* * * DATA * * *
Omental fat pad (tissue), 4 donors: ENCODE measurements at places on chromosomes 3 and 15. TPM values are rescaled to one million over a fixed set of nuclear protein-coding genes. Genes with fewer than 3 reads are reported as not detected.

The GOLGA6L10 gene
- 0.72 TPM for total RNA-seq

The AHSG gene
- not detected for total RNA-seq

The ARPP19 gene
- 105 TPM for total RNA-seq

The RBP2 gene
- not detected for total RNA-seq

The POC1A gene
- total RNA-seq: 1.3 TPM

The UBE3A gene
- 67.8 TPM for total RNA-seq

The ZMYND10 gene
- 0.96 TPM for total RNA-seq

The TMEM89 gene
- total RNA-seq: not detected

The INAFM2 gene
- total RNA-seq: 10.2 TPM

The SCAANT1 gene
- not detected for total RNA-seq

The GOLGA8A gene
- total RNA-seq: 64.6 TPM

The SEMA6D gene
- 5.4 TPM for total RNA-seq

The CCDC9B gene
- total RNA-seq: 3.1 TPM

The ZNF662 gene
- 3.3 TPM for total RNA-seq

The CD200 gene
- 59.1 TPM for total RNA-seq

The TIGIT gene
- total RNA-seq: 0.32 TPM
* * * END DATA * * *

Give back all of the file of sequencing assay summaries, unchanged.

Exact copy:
Omental fat pad (tissue), 4 donors: ENCODE measurements at places on chromosomes 3 and 15. TPM values are rescaled to one million over a fixed set of nuclear protein-coding genes. Genes with fewer than 3 reads are reported as not detected.

The GOLGA6L10 gene
- 0.72 TPM for total RNA-seq

The AHSG gene
- not detected for total RNA-seq

The ARPP19 gene
- 105 TPM for total RNA-seq

The RBP2 gene
- not detected for total RNA-seq

The POC1A gene
- total RNA-seq: 1.3 TPM

The UBE3A gene
- 67.8 TPM for total RNA-seq

The ZMYND10 gene
- 0.96 TPM for total RNA-seq

The TMEM89 gene
- total RNA-seq: not detected

The INAFM2 gene
- total RNA-seq: 10.2 TPM

The SCAANT1 gene
- not detected for total RNA-seq

The GOLGA8A gene
- total RNA-seq: 64.6 TPM

The SEMA6D gene
- 5.4 TPM for total RNA-seq

The CCDC9B gene
- total RNA-seq: 3.1 TPM

The ZNF662 gene
- 3.3 TPM for total RNA-seq

The CD200 gene
- 59.1 TPM for total RNA-seq

The TIGIT gene
- total RNA-seq: 0.32 TPM